Blake, on his perch
So the family has come and gone, daughter and grandsons from California and Texas. It went well. Blake basked in their affection.
Now he is in bed #3 on the Elder Care floor of a Toronto hospital, bombed out of his mind on hydro-morphone and offering acute observations: the doctors are being much too cautious; this is a total waste of time; they are not managing his pain – he can still feel it, not a 9 anymore, but even so a 3. In short, he has better things to do.
He sleeps and startles suddenly. “I’m awake,” he says. “What happened?” I ask. “I don’t want to lose control,” he says.
On Monday, the Palliative Care Team will come to assess his needs between 10 a.m. and noon. We will be there – Alice, his friend, Daniel, his son, and me, his ex-wife.
The traffic on this Feb. 23rd, 2019 was brutal. Two hours each way from my western suburb. I listened to David Bowie as I crawled along the Lake Shore. And cried.
The riotous fuchsia and pink of early May have faded and gone as has the purple lilac. The white spirea and mock orange and apple blossoms ditto. This week I saw only the Japanese tree lilac, which I managed to get a picture of. I knew it was a lilac because of the shape of its leaf, but it was not in my Trees of North America, so I had to find it on-line.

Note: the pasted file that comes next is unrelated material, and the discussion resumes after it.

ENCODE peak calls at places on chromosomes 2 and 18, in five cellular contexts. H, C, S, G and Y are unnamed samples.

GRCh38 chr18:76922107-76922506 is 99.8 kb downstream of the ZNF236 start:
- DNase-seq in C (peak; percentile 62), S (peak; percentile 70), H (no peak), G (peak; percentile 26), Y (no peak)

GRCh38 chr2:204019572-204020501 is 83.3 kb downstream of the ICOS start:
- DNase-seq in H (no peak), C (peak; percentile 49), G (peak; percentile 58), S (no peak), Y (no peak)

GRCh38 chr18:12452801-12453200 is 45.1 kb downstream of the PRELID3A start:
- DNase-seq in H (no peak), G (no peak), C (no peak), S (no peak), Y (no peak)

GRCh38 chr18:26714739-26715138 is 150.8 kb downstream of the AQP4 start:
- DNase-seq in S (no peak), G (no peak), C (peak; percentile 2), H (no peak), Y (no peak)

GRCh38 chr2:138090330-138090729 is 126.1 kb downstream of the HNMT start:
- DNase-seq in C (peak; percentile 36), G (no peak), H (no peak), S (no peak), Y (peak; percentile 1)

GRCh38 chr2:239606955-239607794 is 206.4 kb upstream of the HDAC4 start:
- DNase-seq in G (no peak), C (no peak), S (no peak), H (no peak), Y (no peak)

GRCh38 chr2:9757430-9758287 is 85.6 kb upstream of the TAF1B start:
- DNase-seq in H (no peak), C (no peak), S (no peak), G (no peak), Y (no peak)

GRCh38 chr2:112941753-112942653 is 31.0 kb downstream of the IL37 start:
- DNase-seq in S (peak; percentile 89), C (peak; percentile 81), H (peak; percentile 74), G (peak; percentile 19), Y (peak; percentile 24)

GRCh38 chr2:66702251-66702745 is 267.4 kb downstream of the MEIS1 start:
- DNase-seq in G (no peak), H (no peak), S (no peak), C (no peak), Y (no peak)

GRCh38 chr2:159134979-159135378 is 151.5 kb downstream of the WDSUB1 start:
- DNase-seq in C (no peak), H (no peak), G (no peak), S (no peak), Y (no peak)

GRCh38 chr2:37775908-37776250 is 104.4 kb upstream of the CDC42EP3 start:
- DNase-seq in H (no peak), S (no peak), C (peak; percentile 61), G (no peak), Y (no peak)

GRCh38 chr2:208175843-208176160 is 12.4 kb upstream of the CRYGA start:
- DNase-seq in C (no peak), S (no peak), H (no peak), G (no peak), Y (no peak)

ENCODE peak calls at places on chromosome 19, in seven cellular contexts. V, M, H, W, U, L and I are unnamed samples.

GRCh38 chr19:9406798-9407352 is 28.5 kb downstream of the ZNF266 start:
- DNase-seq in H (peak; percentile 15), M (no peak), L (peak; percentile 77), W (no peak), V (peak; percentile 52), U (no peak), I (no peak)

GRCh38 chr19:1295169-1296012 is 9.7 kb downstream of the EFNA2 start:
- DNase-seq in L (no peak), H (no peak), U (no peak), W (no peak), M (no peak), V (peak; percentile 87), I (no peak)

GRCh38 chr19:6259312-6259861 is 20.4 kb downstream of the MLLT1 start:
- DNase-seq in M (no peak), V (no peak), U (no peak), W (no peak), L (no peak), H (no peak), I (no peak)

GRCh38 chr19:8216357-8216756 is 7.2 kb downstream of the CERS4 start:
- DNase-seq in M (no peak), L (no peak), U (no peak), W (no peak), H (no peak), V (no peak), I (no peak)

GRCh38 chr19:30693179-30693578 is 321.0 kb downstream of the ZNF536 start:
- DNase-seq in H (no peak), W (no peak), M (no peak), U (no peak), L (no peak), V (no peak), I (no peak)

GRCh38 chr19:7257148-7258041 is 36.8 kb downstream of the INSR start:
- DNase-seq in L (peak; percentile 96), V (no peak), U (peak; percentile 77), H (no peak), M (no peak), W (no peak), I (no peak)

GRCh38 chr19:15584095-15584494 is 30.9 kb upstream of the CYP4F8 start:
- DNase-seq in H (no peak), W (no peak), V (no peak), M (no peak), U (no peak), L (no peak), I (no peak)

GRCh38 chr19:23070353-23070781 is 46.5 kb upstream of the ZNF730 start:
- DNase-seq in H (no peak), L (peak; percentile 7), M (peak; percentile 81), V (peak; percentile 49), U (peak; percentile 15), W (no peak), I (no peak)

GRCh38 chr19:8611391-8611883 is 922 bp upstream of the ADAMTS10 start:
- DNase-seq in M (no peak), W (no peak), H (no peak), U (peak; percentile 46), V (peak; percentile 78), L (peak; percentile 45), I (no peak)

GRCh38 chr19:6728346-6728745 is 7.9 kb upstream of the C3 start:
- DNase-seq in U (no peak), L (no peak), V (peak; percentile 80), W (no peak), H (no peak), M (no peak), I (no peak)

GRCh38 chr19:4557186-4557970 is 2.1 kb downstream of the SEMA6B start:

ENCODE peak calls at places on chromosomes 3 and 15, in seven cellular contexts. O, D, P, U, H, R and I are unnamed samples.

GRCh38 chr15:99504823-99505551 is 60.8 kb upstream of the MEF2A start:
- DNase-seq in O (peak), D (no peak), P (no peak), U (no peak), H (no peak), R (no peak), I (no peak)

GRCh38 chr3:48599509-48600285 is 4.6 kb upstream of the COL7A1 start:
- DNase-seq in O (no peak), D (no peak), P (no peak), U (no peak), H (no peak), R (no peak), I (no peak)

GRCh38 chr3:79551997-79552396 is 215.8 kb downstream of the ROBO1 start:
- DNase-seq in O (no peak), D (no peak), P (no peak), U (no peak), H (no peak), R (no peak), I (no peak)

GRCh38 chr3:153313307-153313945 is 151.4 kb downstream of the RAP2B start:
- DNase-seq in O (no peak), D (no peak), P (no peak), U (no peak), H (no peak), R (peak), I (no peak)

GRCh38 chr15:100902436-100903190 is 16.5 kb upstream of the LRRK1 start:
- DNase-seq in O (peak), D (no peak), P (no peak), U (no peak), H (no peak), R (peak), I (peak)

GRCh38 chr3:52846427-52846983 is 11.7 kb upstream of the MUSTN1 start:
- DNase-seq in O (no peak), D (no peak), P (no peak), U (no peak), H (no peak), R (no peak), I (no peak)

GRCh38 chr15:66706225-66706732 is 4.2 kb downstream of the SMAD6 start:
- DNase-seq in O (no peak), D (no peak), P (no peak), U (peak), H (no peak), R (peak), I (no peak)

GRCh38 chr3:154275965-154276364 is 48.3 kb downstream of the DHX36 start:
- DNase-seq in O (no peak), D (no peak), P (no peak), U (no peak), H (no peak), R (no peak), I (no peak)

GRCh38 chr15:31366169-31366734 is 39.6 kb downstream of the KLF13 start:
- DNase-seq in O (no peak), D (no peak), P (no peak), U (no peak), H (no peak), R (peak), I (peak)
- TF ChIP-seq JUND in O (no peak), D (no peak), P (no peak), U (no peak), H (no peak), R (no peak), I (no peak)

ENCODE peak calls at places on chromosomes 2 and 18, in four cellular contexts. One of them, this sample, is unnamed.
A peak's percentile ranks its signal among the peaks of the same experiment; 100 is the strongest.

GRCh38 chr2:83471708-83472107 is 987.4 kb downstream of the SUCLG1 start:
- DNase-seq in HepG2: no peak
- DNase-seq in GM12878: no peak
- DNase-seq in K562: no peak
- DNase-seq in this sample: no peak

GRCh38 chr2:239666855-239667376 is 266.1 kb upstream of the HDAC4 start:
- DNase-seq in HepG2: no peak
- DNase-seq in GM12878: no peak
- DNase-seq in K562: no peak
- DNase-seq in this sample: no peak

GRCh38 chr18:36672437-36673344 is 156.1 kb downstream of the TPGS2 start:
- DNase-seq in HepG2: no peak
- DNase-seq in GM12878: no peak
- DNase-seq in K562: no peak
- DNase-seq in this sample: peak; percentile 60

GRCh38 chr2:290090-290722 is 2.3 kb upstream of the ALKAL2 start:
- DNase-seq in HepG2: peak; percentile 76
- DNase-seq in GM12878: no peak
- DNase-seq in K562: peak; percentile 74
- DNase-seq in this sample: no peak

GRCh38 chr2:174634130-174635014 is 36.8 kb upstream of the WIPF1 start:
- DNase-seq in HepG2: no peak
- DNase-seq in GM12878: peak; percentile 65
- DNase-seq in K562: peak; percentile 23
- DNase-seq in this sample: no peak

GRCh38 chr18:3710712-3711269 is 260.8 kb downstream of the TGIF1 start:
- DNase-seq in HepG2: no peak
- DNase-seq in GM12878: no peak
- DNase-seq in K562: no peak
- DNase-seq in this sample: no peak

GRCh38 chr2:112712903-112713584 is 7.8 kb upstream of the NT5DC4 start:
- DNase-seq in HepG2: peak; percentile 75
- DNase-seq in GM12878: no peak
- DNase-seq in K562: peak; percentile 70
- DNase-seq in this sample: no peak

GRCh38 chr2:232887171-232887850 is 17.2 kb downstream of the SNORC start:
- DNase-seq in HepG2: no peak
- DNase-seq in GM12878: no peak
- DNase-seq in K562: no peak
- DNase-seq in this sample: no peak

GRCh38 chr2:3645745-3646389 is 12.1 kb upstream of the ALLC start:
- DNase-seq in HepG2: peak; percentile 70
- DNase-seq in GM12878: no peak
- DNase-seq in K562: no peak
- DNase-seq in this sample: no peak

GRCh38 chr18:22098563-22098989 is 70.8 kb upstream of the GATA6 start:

The other blossoms I saw were on two tall trees, one on Annette and the other on Davenport. I thought I remembered that the leaf was that of a catalpa (Northern Catalpa). I had long ago learned that on a nature walk in Rondeau Park. I stopped twice on my drive home to have a closer look at the two trees I had noted, but traffic and rain have so far prevented a picture.
The flowers are like tiny orchids with four petals and red stamens that stain the petals yellow and draw the eye into their heart. The leaves are about 4 inches across and smooth edged, plain as the palm of a hand and pointed. The trees are over 60 ft. high, I think. There are many beautiful pictures on-line, but none that are shareable here.
Once again they are an introduced species that not everyone cares for. The Ontario government calls catalpa ‘invasive’ and recommends that you plant a native species instead. Too late, too late, O bureaucrat! Because of someone’s ill-advised decision 50 year ago, I can have an exquisite moment just outside a traffic lane.